Having grown up in the most multi-cultural city in the world, I lived amongst people of all races and creeds, beliefs and backgrounds. It was not uncommon to walk down the street and hear numerous different languages as smells of varying cuisines wafted towards me. In high school, I was actually a minority as a Caucasian.
And I loved it.
The Toronto I remember had a generally open attitude towards everybody and everything, no matter the colour of their skin, accent, or even sexual preference. At least I thought so, as somebody who wasn’t different in any of those ways, nor did I feel any resentment towards those who were.
Hawaii is also a very multicultural place, as recorded in all the guidebooks and evidenced on the streets. So I figured I’d feel right at home.
Note: This article was originally published in 2007. It has since been updated for links and small tweaks, but the content remains the same. What you read here was my experience in 2007, after living on the Big Island of Hawaii for six months.
In the comments (which have since been closed), readers have reacted across the entire spectrum from solidarity to rage. It seems that racism in Hawaii is a very touchy subject indeed, and I apologize in advance if you feel my observations are incorrect. They are observations; nothing more, nothing less.
A dozen years of full-time travel later, I have traveled through and lived in 55+ countries. I don’t know if the Hawaii I experienced in 2007 is the same today.
I believe that each Hawaiian island (and even various places within each island) is very different. This was evidenced by my experience moving to the Kona side of the Big Island after having the experiences below on the Hilo side.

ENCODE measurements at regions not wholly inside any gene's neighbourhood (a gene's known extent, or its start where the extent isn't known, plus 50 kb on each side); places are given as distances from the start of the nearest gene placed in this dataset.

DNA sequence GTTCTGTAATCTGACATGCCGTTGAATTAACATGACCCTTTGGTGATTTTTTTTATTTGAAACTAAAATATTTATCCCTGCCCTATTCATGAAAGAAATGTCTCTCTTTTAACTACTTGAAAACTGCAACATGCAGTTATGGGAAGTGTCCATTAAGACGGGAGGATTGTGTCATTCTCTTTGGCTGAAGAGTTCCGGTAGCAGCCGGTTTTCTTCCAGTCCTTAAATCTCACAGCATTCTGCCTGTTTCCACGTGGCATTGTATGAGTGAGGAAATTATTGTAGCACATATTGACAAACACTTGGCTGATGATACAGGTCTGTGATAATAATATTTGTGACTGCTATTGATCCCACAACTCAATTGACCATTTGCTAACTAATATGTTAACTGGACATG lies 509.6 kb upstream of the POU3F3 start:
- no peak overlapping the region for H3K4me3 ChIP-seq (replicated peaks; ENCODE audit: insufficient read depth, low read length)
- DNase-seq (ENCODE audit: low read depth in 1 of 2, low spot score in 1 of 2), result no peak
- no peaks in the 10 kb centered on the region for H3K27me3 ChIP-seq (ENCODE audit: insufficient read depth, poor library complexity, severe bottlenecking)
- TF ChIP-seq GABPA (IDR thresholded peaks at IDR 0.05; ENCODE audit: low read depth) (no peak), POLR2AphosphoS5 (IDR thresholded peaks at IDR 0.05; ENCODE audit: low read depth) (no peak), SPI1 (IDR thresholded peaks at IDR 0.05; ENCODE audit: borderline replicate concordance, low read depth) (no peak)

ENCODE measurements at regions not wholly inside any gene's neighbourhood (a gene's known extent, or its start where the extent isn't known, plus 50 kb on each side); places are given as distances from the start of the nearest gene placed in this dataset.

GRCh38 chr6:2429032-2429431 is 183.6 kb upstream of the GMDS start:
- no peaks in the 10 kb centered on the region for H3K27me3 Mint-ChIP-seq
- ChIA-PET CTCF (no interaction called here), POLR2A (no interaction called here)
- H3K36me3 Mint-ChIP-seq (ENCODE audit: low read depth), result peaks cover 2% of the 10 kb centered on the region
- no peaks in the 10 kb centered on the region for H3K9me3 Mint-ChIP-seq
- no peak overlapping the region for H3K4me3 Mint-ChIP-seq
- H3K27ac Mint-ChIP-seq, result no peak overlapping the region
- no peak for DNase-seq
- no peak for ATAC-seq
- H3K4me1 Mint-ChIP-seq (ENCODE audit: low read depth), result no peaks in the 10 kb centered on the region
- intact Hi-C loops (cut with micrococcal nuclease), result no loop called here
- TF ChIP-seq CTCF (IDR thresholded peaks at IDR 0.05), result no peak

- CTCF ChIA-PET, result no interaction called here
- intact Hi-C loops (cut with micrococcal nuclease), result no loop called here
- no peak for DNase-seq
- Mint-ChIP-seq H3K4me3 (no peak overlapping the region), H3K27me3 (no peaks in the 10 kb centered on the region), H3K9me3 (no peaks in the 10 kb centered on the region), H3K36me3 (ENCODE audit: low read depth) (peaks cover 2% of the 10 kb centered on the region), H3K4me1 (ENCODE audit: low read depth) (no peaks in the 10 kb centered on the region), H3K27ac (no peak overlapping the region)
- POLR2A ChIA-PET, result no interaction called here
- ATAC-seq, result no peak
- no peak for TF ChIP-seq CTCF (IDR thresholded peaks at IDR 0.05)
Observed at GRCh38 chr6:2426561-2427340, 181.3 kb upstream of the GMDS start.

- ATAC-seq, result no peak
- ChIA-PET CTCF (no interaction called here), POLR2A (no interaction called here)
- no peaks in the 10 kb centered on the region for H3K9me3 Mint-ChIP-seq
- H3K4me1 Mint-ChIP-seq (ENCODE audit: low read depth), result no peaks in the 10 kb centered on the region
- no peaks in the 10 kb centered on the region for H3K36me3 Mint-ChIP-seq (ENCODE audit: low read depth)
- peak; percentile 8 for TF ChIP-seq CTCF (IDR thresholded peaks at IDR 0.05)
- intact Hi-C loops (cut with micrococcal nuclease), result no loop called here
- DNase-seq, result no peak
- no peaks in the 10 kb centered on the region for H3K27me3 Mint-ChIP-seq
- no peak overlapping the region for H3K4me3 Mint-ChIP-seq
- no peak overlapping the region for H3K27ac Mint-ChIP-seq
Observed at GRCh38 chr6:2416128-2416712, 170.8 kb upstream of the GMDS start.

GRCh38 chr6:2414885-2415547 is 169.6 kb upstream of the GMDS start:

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Okay, enough preamble. On with the show.
Experiencing Racism in Hawaii
I had been warned that many of the native Hawaiians resent white people, known unaffectionately in certain circles as Haoles, which has a few literal translations, depending on who you talk to. Some Hawaiians have told me it means “colour of the dead”, and others have said it means “without breath” or “soulless one”.
One could surmise this is simply a physical observation of the white colour of the skin, which would have been foreign and sickly-looking to indigenous Hawaiians on the first arrivals of white people. Others could surmise that “haole” is a term of resentment, and quite frankly, that resentment is not unfounded! Hawaii’s history ain’t pretty, and why it is a part of the United States is beyond me.
But in my first few weeks here, I saw no signs of this resentment, and my limited dealings with the friendly locals actually debunked the myth in my mind.
But then I started to see and experience a different side of Hawaii. When standing at the side of the road once, a car full of Hawaiian “kids” (mostly adolescents) began jeering out the window, stopped the car, got out and threw things towards us (we were about 50ft away), and even started to run towards us looking for a fight. Lucky for us they spied another car coming and scurried back to their car for a getaway. But who knows what they would have tried to do if that car hadn’t come; we were well outnumbered and in a pretty remote area.